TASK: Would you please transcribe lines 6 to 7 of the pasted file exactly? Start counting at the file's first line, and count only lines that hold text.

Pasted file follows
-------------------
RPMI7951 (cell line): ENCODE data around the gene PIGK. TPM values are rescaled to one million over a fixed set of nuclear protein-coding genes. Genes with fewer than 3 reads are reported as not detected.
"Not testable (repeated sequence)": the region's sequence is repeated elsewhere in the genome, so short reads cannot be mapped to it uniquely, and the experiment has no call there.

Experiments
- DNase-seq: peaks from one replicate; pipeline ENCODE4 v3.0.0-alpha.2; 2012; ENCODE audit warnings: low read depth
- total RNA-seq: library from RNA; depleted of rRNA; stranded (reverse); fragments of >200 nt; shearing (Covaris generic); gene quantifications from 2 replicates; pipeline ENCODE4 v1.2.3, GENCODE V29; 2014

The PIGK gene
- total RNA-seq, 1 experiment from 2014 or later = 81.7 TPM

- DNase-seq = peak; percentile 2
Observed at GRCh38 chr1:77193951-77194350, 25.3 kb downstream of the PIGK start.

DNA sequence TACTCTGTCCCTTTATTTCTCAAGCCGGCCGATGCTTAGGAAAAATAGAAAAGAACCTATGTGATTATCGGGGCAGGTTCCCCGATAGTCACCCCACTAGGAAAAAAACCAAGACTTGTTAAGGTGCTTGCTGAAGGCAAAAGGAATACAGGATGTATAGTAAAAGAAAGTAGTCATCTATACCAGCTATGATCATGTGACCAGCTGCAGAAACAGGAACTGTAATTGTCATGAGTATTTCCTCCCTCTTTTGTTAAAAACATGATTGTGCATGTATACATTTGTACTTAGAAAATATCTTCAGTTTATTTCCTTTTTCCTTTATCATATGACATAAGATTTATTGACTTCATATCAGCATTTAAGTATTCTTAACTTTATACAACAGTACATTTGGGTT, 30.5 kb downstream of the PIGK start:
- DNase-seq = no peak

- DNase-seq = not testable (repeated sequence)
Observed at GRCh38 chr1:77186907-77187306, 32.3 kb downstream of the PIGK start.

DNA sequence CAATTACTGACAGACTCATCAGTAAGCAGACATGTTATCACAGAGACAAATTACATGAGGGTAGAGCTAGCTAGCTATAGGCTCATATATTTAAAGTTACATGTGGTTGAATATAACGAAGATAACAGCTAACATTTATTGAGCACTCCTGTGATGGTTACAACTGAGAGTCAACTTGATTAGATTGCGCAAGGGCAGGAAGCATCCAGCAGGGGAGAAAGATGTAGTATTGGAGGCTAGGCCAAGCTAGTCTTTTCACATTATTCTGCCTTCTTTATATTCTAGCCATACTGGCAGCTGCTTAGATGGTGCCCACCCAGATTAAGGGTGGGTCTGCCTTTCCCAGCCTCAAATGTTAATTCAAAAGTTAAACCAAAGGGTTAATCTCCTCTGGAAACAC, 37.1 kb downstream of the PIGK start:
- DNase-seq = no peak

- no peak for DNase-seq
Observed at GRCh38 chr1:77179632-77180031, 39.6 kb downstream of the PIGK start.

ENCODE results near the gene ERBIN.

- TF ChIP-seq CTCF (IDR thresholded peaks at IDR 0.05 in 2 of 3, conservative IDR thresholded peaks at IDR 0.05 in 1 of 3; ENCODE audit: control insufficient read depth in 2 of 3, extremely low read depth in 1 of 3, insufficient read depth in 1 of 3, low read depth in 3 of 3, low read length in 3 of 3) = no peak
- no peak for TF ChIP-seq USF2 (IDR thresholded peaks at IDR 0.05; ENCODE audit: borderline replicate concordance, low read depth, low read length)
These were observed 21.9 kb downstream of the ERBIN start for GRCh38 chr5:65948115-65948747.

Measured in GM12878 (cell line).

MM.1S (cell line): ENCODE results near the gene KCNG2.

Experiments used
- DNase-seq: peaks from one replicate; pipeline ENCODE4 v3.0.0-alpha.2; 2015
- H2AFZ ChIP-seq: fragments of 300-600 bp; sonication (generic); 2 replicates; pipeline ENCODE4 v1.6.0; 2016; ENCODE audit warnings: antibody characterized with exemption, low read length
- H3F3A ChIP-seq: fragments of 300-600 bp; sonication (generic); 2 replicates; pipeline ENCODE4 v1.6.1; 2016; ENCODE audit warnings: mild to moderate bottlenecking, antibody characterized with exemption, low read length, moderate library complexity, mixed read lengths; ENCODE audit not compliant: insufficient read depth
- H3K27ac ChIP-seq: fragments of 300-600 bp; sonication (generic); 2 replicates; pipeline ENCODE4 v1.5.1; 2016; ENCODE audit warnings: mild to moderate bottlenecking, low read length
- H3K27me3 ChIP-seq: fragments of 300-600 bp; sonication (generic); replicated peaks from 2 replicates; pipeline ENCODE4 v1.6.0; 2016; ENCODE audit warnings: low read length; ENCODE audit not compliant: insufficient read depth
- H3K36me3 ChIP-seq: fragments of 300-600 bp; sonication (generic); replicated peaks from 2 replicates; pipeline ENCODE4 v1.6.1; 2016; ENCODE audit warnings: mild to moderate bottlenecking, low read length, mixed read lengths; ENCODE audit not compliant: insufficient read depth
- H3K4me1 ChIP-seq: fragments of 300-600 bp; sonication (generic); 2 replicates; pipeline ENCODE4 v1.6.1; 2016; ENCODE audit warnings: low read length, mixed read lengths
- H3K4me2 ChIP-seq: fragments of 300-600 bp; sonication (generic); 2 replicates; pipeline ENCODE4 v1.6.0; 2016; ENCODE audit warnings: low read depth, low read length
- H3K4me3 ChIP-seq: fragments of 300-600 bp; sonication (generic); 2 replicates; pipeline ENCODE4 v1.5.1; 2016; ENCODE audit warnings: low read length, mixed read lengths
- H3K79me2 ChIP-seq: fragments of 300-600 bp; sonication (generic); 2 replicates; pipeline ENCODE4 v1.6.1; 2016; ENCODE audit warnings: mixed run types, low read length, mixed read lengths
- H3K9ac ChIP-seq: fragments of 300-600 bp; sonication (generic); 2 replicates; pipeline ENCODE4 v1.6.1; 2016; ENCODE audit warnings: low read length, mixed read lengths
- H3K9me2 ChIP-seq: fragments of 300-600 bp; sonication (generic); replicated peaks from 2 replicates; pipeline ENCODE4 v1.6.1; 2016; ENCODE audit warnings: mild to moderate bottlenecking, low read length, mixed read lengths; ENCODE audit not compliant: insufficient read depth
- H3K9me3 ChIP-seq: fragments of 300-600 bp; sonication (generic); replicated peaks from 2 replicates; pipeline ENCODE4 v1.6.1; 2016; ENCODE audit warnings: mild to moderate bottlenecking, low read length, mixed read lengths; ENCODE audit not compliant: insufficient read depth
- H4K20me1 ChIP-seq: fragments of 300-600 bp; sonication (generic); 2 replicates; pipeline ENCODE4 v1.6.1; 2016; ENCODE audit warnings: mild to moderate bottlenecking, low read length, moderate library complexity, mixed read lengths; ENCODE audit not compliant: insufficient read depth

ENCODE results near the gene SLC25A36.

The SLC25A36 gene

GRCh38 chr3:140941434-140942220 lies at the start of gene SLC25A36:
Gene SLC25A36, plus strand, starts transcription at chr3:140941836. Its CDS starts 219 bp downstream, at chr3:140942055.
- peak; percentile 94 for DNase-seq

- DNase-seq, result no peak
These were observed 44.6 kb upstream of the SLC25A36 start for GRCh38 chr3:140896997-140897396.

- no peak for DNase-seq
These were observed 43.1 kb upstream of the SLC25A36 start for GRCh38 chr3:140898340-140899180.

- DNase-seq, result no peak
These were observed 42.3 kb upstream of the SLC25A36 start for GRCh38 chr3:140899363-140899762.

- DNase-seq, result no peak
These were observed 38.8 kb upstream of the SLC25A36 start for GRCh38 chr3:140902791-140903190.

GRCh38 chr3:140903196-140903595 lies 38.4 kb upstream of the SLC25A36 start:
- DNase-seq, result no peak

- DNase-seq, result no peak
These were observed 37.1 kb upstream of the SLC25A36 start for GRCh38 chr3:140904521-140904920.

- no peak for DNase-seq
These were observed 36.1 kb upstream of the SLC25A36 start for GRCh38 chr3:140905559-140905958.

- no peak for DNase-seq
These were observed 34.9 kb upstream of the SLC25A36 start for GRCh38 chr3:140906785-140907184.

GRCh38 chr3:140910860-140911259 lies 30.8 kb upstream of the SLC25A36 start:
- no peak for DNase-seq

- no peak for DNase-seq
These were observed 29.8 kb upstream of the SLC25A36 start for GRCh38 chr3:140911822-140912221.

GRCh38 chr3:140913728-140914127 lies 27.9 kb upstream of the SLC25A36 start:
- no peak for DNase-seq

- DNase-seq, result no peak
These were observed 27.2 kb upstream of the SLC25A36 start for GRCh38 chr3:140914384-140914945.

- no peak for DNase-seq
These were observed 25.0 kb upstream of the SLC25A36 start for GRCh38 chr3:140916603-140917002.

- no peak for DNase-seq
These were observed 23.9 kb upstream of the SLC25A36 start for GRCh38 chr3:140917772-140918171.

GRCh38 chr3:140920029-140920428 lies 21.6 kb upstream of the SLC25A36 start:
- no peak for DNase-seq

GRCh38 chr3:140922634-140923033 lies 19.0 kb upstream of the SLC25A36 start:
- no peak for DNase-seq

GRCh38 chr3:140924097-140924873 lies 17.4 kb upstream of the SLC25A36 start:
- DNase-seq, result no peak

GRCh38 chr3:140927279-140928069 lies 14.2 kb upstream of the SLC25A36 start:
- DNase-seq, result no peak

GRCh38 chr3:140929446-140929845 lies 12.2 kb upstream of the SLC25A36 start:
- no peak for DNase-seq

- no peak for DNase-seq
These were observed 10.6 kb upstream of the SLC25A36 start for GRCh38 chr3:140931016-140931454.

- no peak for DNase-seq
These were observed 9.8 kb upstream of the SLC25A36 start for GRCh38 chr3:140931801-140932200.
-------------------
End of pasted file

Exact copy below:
The PIGK gene
- total RNA-seq, 1 experiment from 2014 or later = 81.7 TPM